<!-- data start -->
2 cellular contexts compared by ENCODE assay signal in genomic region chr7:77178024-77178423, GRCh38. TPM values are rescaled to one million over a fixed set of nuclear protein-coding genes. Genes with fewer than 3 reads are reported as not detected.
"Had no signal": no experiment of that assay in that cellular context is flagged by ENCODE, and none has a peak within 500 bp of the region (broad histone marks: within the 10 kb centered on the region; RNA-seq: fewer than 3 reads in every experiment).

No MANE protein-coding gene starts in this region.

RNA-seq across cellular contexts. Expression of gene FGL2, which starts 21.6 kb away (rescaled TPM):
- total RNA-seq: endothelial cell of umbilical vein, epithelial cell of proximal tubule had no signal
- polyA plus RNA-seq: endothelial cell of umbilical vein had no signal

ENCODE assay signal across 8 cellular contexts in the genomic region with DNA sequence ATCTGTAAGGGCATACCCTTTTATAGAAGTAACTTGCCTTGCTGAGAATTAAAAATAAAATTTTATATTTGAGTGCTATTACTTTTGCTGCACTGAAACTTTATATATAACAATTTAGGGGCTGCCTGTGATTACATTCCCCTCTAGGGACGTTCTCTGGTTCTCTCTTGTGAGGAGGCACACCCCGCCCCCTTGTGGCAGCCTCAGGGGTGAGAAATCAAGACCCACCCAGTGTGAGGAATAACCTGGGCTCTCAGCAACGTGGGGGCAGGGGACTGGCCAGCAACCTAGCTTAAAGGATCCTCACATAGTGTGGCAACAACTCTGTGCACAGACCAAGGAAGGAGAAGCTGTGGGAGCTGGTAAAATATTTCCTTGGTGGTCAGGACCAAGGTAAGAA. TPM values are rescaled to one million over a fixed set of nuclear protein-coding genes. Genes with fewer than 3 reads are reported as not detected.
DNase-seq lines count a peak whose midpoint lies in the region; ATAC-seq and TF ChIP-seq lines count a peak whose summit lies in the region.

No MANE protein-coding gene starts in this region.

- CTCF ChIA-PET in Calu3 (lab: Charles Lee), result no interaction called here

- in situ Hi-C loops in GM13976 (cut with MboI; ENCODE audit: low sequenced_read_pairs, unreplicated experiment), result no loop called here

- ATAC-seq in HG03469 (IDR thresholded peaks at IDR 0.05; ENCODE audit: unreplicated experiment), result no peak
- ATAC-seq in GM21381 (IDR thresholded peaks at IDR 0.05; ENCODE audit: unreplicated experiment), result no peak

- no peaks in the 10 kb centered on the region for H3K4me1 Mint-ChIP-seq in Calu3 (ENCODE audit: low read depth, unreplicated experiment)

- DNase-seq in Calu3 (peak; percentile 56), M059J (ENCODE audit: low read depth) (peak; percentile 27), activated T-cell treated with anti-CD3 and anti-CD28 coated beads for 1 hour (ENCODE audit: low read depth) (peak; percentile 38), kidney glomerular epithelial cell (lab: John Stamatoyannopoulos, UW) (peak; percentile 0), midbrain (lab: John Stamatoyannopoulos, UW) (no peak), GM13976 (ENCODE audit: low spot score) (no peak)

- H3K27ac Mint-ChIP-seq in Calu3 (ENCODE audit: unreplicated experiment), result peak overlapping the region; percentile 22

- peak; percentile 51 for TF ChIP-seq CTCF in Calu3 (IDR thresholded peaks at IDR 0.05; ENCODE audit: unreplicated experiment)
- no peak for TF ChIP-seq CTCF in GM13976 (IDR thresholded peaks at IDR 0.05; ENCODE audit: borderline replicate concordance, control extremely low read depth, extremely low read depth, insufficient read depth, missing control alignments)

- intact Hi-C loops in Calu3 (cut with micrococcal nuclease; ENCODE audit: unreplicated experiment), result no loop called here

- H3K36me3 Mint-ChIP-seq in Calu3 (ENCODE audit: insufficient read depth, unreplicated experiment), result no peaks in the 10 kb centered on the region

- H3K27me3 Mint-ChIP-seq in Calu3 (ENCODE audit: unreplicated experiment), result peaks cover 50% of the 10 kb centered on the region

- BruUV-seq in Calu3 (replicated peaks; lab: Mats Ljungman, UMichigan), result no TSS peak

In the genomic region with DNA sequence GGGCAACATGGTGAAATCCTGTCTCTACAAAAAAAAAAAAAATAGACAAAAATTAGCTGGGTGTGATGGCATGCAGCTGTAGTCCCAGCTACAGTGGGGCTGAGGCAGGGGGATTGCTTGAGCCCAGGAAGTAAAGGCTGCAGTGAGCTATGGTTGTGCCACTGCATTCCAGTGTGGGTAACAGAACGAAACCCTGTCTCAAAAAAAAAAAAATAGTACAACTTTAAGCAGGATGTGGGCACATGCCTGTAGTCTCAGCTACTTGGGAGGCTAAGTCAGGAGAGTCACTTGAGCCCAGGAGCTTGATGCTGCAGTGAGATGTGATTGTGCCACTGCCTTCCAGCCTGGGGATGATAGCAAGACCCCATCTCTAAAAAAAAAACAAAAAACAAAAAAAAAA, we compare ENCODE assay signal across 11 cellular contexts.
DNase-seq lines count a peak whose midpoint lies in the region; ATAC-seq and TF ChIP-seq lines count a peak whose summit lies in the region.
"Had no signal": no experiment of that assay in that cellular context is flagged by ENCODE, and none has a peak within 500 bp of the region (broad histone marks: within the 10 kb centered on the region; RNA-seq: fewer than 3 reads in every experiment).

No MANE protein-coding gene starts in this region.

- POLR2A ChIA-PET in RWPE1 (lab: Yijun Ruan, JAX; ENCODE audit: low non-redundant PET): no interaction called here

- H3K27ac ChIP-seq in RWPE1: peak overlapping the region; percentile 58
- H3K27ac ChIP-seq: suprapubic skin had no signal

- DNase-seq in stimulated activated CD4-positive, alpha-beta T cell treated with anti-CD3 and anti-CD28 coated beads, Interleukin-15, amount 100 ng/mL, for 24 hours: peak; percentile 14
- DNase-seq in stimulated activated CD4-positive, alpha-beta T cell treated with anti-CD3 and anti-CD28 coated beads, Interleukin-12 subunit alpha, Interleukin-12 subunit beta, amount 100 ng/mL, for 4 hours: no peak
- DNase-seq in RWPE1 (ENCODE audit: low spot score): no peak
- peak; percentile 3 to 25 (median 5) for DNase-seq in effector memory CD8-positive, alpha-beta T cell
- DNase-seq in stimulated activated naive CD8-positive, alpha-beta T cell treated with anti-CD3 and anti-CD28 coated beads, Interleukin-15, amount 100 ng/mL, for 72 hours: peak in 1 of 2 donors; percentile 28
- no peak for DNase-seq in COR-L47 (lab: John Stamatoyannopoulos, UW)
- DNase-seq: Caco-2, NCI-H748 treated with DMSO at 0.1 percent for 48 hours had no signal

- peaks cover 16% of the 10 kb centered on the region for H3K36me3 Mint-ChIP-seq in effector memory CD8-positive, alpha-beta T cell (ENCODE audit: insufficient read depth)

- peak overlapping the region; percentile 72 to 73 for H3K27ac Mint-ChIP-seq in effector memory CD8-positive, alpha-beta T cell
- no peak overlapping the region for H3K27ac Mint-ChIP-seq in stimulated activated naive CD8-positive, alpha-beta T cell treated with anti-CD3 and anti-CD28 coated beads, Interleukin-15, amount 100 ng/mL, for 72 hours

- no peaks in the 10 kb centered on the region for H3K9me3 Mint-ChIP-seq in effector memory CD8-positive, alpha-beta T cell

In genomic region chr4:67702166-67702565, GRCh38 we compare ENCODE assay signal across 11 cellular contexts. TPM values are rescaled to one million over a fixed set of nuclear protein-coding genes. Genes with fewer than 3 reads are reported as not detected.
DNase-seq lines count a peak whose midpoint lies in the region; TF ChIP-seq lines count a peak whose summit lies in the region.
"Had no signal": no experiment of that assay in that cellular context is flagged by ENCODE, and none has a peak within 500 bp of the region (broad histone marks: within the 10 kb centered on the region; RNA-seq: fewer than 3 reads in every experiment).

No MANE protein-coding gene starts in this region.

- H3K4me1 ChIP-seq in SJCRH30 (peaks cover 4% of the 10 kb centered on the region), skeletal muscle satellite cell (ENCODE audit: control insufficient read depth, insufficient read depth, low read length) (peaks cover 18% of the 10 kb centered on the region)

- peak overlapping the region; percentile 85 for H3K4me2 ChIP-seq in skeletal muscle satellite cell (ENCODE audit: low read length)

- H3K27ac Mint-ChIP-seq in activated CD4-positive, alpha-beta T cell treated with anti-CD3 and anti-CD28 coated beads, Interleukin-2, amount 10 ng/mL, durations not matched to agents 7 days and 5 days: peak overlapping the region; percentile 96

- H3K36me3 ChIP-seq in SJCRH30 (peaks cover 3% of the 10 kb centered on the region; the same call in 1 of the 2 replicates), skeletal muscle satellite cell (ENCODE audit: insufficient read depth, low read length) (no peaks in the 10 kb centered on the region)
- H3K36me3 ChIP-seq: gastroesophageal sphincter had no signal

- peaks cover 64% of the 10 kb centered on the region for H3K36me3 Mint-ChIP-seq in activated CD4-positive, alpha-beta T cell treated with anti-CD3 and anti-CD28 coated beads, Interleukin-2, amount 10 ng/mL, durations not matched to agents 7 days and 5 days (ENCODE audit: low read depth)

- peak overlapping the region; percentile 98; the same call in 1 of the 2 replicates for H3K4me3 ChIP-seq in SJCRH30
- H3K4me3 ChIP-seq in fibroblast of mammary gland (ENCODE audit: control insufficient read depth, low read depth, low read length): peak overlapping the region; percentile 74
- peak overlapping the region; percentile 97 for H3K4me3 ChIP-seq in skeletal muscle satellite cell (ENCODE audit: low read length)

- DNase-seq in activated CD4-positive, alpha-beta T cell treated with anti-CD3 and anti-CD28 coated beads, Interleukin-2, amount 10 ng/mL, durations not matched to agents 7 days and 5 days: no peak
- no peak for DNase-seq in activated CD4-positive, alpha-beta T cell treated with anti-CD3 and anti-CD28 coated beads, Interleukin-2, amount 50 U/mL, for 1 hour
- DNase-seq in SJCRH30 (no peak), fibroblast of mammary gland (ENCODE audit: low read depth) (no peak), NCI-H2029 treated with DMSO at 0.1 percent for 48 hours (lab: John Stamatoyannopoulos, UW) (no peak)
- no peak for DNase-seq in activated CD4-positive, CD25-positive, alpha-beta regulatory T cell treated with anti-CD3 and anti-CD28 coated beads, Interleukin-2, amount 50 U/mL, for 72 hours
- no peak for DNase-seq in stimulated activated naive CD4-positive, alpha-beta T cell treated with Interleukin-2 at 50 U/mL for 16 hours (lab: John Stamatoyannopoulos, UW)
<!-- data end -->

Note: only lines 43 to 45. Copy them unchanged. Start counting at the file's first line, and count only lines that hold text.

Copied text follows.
"Had no signal": no experiment of that assay in that cellular context is flagged by ENCODE, and none has a peak within 500 bp of the region (broad histone marks: within the 10 kb centered on the region; RNA-seq: fewer than 3 reads in every experiment).

No MANE protein-coding gene starts in this region.

- H3K4me1 ChIP-seq in SJCRH30 (peaks cover 4% of the 10 kb centered on the region), skeletal muscle satellite cell (ENCODE audit: control insufficient read depth, insufficient read depth, low read length) (peaks cover 18% of the 10 kb centered on the region)